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Reviews - The Great Leap-Fraud, Volume II

A Desperate Cry for a leap into Sanity in the Post-Modern World, Herbert L.

Since the beginning of recorded history, religion has been a concomitant of human development. The story of mankind and the stories of religious faiths have been told in tandem -- sometimes reinforcing each other, but more often than not, contradicting each other. To explain away these inconsistencies, we have been told that the two narratives -- of religious history and the history of human development -- do not overlap. However, the two related domains -- religion and social economics -- do indeed overlap, and do so at every juncture in the historical record.

One way we can be confident that they do overlap everywhere is by "reading back" what we know about socio-economic development "against" the religious history (that is the scriptures) occurring at the same time. When this is done a new kind of clarity and cogency emerges from the narrative of the human record, a narrative about human development and the role that religion has played in it. This cross-validation of history created by reading the two texts against each other is a version that cannot be fudged or revised without there being clear evidence that fraud has occurred. This is just what this author has done.

In two books now, he has meticulously juxtaposed the two narratives across time - scriptures versus socio-economic history -- especially during the second through the fifth centuries when so much was going on in the religious as well as in the political world. When he does this, a new cleaner, more coherent, more logical, more parsimonious but also a more disturbing picture emerges. One that is dominated on the religious side by fraud, plagiarism, stolen texts and every conceivable means of deception that clearly point to the fact they the manipulation is being put to a single purpose? What indeed is this purpose that would cause holy men to lie, cheat, steal, distort and so badly mutilate the religious and historical record of humankind?

As the dust settled in the aftermath of the fall of the Roman Empire, one of the most active and fertile periods of Western religious development, we find out what it is. We see the clear outlines of a hidden hand, of a grand manipulator, busy moving the religious pieces around the chessboard from one place to another. From the sacking of the temple during the first century, there is an unmistakable grand strategy in progress that coincides with the movements about the global chessboard in tandem with the movements and development of the Jewish Diaspora. At each point in this multi-generational progression, the development of proto-religious sects and organizations all mysteriously spring up on the landscape to support only one strategic interest: to redeem Israel and return the Jews to Jerusalem? How can this be so?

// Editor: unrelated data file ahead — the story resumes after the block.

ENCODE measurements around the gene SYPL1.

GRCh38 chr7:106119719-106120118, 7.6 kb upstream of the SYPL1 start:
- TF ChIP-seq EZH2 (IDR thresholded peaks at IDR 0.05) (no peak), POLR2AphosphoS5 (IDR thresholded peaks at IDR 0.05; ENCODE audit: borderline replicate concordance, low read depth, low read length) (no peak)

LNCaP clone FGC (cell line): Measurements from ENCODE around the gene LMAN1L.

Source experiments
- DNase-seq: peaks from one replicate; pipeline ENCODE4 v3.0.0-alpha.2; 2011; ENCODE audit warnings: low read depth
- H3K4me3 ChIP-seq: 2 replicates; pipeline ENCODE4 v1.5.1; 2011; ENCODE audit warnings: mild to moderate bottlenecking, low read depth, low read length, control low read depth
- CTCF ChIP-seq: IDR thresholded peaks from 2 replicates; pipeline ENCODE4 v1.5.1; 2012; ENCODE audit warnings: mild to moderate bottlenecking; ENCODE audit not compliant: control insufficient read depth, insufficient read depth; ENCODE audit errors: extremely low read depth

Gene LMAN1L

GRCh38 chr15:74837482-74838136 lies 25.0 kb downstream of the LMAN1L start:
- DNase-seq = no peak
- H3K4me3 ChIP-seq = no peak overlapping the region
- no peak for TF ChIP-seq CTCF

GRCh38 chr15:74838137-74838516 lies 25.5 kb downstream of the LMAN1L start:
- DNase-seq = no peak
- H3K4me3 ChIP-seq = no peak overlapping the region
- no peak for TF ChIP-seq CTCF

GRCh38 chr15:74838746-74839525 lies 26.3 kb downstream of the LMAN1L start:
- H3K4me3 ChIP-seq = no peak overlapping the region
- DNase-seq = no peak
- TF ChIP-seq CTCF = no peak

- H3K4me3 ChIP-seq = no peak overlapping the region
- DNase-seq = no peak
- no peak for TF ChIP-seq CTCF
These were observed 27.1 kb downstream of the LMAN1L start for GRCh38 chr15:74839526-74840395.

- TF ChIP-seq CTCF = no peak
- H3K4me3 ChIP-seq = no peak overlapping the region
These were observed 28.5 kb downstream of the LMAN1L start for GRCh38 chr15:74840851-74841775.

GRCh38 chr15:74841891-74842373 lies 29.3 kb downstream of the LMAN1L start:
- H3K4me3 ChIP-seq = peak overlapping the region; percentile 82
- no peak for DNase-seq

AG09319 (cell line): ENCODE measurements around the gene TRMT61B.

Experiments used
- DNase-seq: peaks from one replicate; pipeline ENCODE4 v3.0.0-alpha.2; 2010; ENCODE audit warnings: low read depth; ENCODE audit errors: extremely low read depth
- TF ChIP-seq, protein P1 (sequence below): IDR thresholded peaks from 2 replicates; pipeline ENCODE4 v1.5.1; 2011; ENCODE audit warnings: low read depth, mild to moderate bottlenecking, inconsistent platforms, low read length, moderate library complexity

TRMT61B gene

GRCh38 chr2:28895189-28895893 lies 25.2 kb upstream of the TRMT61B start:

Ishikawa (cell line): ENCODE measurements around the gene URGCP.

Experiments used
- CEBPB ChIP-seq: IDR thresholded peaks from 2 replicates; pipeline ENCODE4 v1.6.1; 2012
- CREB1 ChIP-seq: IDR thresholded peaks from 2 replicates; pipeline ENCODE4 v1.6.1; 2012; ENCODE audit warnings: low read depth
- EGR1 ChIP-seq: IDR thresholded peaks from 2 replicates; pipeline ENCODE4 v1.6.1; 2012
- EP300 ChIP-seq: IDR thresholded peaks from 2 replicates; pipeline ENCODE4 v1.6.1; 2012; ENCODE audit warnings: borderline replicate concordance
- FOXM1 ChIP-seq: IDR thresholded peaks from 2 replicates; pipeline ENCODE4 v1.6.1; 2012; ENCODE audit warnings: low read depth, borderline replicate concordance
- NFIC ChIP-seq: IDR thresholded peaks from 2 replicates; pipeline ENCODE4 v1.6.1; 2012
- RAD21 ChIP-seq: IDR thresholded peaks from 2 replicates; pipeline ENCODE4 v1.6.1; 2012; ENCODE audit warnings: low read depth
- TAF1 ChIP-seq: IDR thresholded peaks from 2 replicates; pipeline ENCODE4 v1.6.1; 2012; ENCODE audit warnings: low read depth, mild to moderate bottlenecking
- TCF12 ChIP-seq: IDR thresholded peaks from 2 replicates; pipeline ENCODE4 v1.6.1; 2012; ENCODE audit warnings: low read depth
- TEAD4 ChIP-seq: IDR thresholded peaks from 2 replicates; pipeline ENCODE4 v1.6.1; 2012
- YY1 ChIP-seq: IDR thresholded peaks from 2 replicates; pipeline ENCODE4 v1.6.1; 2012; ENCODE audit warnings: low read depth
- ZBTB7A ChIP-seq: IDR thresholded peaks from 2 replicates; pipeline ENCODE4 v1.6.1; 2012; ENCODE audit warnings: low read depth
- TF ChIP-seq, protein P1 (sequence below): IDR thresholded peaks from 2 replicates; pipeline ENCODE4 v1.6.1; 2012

The author makes clear that the storyline following these historical details provides such a firm anchor to the narrative of Western culture that it will not yield to objections like the one I first felt when I initially recoiled at what seemed so "politically incorrect:" The narrative seemed to reinforced all of the worse stereotypes about Jews being the grand manipulators of religious and Western history and culture? However, once one relaxes, it cannot be denied that the facts revealed here in this book, when reading back the biblical texts against the cultural record, that it also follows that they justify why the three primary faith systems have the word "Judeo" prefixed to their names.

Thus this analysis forces one to confront head-on the question of: is it anti-Semitic to point out the obvious trajectory of the historical record of Western religious development? That the invention of the three primary religions (or faith systems), were but a direct fallout of the long-running conflict between Jews and the Roman Empire? Those who suggest that it is anti-Semitic to do so, are then forced to deal with the consequences of Mr. Deus' analysis here, which while holding to a very high standard of scholarship, suggests that it is not anti-Semitic to do so at all. Not only does he prove that this version of history is much truer and more coherent than that provided by biblical versions alone, but also that the subtext of the development of Western culture mainly confirms this fact.